The free trade agreement with Indonesia has entered into force
Today, the free trade agreement between EFTA and Indonesia entered into force. More than 80 percent of Norway’s exports to Indonesia are now duty free according to a press release today from the Minestry of Trade, Industry and Fisheries.
– The free trade agreement between Norway and Indonesia gives Norwegian companies increased predictability, strengthened conditions and better market access in a large and growing market. Free trade agreements and international trade are important tools for achieving my goal of increasing exports by at least 50 percent by 2030. With this agreement, Norwegian companies will have better access to one of the world’s most populous markets, says Minister of Trade and Industry Jan Christian Vestre.
Many benefits for Norwegian business
The free trade agreement between EFTA and Indonesia provides new opportunities for exports, investment and trade. 80 percent of Norwegian goods can be exported duty-free to Indonesia from today. Customs duties on other goods will be gradually reduced.
The first tariff cut took place today and about 99 per cent of Norwegian exports receive zero tariff 12 years after the agreement enters into force. Of Norway’s 20 largest export products, 16 will receive zero customs duties from day one after the agreement enters into force, the rest after five or nine years. This concerns goods such as fertilizers, engines and turbines. For trade in seafood, the most important products will receive zero duty no later than 9 years after its entry into force.
The free trade agreement also limits the use of other types of trade barriers. Among other things, rules for veterinary and phytosanitary measures, import licensing procedures and trade facilitation. Overall, the agreement will thus reduce the trade bureaucracy and increase the predictability of Norwegian exports.
Predictability for service providers and investors
The free trade agreement provides predictable framework conditions for Norwegian service providers and investors with the possibility of majority ownership in a number of service sectors, including for energy-related services and telecommunications. 100 percent ownership is allowed for investments in sectors such as oil and gas and fish farming.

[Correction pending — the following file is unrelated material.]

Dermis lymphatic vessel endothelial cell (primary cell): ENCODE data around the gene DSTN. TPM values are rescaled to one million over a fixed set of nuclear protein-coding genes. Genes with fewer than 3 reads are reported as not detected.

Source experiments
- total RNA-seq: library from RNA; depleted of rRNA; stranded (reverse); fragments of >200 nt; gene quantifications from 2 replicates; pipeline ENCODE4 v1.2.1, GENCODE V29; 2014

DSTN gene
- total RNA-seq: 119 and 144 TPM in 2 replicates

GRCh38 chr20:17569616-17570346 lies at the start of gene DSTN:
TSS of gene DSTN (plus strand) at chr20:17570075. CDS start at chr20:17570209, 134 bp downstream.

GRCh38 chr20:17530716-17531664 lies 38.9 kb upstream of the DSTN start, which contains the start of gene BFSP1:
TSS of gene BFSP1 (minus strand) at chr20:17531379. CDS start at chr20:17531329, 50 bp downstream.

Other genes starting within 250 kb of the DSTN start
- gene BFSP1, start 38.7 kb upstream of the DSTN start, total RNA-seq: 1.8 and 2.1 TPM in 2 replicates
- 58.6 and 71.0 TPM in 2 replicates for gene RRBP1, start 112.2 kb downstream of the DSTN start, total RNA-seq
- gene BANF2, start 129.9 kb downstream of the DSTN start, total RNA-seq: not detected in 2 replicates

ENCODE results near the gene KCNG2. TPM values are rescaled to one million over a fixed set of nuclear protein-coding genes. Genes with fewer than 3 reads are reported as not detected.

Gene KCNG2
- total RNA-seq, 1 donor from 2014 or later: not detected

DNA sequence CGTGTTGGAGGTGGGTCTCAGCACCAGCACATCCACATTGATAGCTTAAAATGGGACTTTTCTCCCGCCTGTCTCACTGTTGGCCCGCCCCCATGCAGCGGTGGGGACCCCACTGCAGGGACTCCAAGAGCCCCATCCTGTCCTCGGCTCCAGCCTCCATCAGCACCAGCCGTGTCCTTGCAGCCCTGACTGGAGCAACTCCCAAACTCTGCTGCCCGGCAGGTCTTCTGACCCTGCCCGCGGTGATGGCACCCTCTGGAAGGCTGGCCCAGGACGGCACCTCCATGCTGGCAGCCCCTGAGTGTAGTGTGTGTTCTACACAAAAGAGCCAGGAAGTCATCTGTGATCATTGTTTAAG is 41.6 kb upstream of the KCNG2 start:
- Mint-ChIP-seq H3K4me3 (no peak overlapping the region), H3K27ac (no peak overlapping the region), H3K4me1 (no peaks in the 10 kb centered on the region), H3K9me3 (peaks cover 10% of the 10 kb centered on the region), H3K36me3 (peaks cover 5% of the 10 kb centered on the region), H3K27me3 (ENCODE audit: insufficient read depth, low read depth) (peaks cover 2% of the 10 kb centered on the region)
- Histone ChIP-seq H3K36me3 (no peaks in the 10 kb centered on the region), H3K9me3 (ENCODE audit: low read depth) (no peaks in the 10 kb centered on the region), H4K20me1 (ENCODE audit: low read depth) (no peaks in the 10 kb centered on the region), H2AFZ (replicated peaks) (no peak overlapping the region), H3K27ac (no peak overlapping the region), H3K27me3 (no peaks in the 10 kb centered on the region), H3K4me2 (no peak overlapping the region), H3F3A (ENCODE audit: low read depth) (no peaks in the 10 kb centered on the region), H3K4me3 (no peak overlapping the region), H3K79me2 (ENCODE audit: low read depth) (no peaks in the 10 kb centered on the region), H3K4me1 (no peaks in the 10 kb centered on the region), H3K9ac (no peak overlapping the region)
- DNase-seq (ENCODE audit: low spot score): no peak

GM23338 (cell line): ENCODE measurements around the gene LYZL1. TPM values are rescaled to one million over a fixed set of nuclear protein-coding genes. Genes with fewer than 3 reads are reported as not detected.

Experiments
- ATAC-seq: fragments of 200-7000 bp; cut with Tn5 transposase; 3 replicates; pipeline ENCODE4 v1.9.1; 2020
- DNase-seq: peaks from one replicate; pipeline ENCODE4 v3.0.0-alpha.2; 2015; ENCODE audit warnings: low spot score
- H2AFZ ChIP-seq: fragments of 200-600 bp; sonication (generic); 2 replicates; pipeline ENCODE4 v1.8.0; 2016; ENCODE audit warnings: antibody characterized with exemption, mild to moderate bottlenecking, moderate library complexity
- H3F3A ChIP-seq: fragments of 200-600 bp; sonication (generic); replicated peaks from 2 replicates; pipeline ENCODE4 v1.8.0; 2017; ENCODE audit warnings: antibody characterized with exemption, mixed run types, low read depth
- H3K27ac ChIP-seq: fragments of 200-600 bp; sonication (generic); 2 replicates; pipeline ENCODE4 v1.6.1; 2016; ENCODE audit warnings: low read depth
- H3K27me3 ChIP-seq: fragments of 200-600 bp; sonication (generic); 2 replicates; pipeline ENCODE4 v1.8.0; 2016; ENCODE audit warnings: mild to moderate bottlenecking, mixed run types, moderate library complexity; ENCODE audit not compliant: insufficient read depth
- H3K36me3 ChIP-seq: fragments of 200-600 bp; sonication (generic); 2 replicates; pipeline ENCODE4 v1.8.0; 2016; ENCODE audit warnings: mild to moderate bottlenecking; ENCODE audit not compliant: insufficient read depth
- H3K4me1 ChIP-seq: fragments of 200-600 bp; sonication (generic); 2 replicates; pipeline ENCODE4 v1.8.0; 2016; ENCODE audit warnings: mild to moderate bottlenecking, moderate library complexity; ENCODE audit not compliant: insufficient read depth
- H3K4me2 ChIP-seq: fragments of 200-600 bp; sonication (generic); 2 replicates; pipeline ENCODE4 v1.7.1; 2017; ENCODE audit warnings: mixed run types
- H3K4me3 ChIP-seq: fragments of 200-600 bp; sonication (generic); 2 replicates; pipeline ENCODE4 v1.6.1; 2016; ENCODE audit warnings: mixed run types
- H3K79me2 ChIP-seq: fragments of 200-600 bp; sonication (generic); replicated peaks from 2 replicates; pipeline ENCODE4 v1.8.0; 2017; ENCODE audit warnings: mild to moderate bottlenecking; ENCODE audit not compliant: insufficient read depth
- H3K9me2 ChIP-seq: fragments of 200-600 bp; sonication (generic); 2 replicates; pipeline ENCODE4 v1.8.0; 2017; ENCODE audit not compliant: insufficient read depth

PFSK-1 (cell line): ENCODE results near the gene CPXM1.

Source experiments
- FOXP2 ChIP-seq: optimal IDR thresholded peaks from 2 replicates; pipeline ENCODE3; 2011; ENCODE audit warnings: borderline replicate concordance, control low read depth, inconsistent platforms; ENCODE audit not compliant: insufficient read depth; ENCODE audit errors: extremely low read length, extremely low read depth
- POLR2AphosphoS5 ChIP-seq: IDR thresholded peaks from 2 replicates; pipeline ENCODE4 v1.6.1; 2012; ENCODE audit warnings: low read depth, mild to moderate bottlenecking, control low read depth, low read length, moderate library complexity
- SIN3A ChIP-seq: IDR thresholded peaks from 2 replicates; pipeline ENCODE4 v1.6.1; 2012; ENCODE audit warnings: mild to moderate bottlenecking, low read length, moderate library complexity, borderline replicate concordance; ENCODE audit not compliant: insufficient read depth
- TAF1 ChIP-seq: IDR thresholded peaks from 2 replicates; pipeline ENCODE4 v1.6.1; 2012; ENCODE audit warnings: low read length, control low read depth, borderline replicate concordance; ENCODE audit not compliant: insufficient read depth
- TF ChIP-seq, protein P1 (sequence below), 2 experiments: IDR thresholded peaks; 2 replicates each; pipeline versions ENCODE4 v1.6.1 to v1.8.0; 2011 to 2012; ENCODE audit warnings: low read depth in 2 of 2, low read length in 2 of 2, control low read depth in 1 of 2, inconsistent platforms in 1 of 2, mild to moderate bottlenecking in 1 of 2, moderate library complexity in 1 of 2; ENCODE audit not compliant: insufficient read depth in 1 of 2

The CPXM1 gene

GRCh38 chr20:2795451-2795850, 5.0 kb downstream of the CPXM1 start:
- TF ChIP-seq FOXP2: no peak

Separate chapter on employee rights and environmental considerations
The agreement contains a separate chapter on safeguarding employee rights and environmental considerations. The Free Trade Agreement contains operational provisions in which Norway and Indonesia agree to establish a high level of protection of the environment and labor standards, and to work to further improve the level of protection. The Parties recognize that economic development, social development and environmental protection are interdependent and supportive elements of sustainable development. The chapter has its own obligations on, among other things, employee rights, sustainable management of forest resources, fisheries and aquaculture as well as vegetable oils.
- The free trade agreement between EFTA and Indonesia was signed in Jakarta in 2018. The negotiations lasted for a total of 8 years.
- Norwegian exports to Indonesia in 2020 totaled NOK 1.87 billion.
- Examples of some Norwegian companies with interests in Indonesia: Kongsberg, Hoegh LNG, DNV GL, Vow ASA, Lerøy, Orkla, Jotun, Yara, Nexans Norway.
- Norway, together with the member states of the European Free Trade Association (EFTA), has entered into 30 free trade agreements with a total of 41 countries.
- Norway enters into free trade agreements to ensure Norwegian companies the best possible market access with important trading partners. It is also important to ensure that the framework conditions for Norwegian business and industry in foreign markets are at least as good as for competitors in the EU and other countries. Bilateral free trade agreements have become increasingly important for Norwegian business and industry as a result of trade becoming more globalized.